I’ve spent most of my life working the bedlands of Willapa for local oyster companies and our own Northern Oyster Company holdings. I doubled our company through observation of key tidal flows, current patterns, soil structure, stability and many other subtle indicators that those overlooked wastelands could be made productive. Every one of these bedlands were at the time quicksand, Ghost Shrimp monocultures, unused by shorebirds, devoid of eel grass, zero habitat for prey species, and benthic invertebrates with no possibility of spawning grounds for herring, sandlance, or other fishes, no depressions or vegetated tidal pools, nothing but quick sand and strings of filimus algae destined to form large mats that settle onto oyster beds poisening every benthic creature trapped beneath it…READ MORE
It is critical to any decision-making by Ecology about pesticide usage in estuaries that science-based information be the basis for estuarine management decisions. The trend in this agency towards decisions led by public opinion is dismaying. Please get back to facts, back to science, and back to factual ecological outcomes for the shellfish industry. In that light, as an ecologist, I support science-based management of pest species in coastal estuaries, including the use of appropriate pesticides, properly applied. I also support better management of historic predatory fish species to provide control of burrowing shrimp species in the coastal estuaries of Washington.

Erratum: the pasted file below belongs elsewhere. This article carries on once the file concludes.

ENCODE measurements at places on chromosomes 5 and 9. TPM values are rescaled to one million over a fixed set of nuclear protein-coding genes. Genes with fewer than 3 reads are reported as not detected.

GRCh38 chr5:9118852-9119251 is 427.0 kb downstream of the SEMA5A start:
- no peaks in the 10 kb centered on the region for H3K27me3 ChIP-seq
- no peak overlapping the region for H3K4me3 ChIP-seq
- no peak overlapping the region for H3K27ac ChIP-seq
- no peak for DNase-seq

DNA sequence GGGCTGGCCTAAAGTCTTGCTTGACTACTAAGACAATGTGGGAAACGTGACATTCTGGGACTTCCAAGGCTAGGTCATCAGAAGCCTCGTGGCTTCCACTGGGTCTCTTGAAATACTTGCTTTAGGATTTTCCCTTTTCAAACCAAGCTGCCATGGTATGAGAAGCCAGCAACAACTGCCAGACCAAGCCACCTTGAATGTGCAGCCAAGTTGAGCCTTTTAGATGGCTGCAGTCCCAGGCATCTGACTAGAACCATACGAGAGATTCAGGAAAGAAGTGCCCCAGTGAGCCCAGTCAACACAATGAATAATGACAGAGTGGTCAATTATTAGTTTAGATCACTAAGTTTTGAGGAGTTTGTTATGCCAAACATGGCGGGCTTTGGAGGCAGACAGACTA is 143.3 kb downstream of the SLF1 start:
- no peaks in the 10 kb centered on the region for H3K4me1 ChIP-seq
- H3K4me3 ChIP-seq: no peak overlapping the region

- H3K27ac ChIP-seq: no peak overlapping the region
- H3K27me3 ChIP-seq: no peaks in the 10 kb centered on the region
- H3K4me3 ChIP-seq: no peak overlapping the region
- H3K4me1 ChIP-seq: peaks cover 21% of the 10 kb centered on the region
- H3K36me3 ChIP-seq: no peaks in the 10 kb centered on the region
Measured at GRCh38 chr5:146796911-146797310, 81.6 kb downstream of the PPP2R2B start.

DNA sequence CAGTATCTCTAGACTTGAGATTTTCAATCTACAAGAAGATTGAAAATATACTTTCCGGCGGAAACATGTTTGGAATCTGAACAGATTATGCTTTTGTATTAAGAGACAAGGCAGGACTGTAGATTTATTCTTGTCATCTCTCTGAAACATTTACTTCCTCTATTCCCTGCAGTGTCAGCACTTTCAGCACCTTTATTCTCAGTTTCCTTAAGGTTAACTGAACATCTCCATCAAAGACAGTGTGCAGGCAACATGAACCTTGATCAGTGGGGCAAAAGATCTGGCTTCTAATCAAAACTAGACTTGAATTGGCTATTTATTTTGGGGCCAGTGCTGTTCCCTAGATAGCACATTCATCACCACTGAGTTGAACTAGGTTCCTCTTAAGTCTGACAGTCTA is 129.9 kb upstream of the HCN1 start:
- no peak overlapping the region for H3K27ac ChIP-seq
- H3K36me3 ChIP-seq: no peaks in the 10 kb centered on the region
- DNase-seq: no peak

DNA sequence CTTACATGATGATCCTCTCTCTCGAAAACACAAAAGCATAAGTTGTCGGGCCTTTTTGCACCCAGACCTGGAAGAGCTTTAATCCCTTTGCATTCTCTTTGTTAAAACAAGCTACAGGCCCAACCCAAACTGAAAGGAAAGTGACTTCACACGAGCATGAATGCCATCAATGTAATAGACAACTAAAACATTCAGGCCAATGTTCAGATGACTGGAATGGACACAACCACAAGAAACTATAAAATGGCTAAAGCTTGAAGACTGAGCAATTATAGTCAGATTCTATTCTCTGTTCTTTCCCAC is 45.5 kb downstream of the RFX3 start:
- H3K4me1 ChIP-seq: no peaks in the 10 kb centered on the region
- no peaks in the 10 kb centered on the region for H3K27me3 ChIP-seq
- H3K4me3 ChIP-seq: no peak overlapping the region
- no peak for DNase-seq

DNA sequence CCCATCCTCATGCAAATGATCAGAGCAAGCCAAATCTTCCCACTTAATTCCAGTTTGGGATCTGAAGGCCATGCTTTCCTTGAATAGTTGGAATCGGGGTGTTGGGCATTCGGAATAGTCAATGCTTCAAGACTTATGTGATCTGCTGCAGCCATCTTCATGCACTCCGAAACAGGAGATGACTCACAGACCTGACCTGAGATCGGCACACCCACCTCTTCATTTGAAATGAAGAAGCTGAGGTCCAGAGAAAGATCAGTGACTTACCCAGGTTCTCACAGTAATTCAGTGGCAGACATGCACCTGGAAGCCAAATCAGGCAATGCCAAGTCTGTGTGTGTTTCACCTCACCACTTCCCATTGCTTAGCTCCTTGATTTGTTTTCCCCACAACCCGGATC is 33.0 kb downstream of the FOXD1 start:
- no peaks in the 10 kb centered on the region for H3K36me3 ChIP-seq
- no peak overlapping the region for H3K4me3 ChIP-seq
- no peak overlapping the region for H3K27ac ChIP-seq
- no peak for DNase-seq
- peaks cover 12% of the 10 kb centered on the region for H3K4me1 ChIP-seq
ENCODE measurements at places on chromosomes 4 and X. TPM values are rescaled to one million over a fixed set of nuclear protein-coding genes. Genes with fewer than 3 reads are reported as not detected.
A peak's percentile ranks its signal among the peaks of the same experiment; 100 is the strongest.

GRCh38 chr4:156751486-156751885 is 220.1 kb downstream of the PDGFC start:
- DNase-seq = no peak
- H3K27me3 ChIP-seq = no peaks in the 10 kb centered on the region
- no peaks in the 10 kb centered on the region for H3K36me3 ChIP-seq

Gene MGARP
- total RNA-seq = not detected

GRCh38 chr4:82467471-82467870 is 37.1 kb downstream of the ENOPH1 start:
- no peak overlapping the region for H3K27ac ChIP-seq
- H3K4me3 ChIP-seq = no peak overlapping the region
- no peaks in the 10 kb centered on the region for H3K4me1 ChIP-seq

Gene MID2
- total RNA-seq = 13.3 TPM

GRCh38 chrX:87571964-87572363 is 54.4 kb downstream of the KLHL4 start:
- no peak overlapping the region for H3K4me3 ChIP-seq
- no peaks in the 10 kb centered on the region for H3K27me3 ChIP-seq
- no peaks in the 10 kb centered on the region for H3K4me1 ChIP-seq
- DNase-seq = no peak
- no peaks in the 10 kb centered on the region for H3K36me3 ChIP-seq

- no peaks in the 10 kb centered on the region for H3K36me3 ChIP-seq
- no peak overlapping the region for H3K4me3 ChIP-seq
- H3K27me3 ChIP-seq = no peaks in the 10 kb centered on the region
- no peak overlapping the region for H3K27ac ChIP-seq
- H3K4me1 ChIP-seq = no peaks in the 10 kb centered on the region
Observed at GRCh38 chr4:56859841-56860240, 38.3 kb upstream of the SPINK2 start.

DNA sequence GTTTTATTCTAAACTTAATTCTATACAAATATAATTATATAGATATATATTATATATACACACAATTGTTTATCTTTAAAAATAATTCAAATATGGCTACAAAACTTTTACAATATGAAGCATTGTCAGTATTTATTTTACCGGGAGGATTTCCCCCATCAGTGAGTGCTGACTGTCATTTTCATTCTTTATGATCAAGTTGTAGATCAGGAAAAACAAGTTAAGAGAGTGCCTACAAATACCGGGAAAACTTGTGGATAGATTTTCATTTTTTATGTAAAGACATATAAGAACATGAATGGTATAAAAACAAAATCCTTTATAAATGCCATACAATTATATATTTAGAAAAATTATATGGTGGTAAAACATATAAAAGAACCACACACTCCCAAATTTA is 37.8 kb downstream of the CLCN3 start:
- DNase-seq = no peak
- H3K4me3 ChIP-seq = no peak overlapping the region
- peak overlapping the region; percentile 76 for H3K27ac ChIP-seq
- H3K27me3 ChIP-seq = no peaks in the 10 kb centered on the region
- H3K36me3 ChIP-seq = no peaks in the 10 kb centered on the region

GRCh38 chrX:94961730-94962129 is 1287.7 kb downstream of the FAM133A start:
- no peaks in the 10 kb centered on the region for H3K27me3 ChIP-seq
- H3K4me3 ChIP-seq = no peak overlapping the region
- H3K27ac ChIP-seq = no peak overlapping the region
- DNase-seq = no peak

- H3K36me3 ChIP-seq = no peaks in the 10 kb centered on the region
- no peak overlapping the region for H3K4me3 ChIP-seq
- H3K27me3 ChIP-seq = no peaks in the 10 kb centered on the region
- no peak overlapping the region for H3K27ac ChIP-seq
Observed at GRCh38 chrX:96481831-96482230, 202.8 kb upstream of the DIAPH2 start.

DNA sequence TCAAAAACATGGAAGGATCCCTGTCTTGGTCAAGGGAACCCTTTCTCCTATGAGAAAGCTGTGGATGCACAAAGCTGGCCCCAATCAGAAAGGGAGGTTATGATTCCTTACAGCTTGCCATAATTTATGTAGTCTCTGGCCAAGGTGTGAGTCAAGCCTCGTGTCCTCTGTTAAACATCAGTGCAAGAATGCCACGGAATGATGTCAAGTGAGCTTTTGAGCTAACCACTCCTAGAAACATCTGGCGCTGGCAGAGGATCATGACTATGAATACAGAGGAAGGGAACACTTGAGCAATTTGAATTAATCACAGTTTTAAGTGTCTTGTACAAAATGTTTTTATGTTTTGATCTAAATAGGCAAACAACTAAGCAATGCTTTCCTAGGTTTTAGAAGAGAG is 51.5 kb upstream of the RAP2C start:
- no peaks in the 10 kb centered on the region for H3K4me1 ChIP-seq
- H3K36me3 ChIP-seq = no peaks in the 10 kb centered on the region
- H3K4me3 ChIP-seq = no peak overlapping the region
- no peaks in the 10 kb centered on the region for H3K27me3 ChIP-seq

Nisbet Oyster Co.
On behalf of Nisbet Oyster Co., Inc., I am pleased to submit comments in support of the Draft Supplemental Environmental Impact Statement (Draft SEIS) for control of Burrowing Shrimp using Imidacloprid on Commercial Oyster and Clam Beds in Willapa and Grays Harbor, Washington issued by the Washington Department of Ecology for public comment on September 15, 2017. We support the of issuance of a National Pollution Discharge Elimination Permit (“NPDES”) as analyzed in the preferred alternative of the Draft SEIS and offer these comments in addition to those submitted through the WIllapa Grays Harbor Oyster Growers Association…READ MORE
Pacific Coast Shellfish Growers Association
Thank you for providing an opportunity to comment on the Draft Supplemental Environmental Impact Statement (SEIS) relating to the Willapa Grays Harbor Oyster Growers Association’s (WGHOGA) permit application to use the pesticide Imidacloprid on burrowing shrimp in Willapa Bay and Grays Harbor. These comments are submitted on behalf of the members of the Pacific Coast Shellfish Growers Association (PCSGA)…READ MORE
Good Afternoon Mr. Rocket,
I am a local hotel and restaurant owner in Long Beach WA. As someone who was against the first permit in 2015, I wanted to submit comment on the draft SEIS.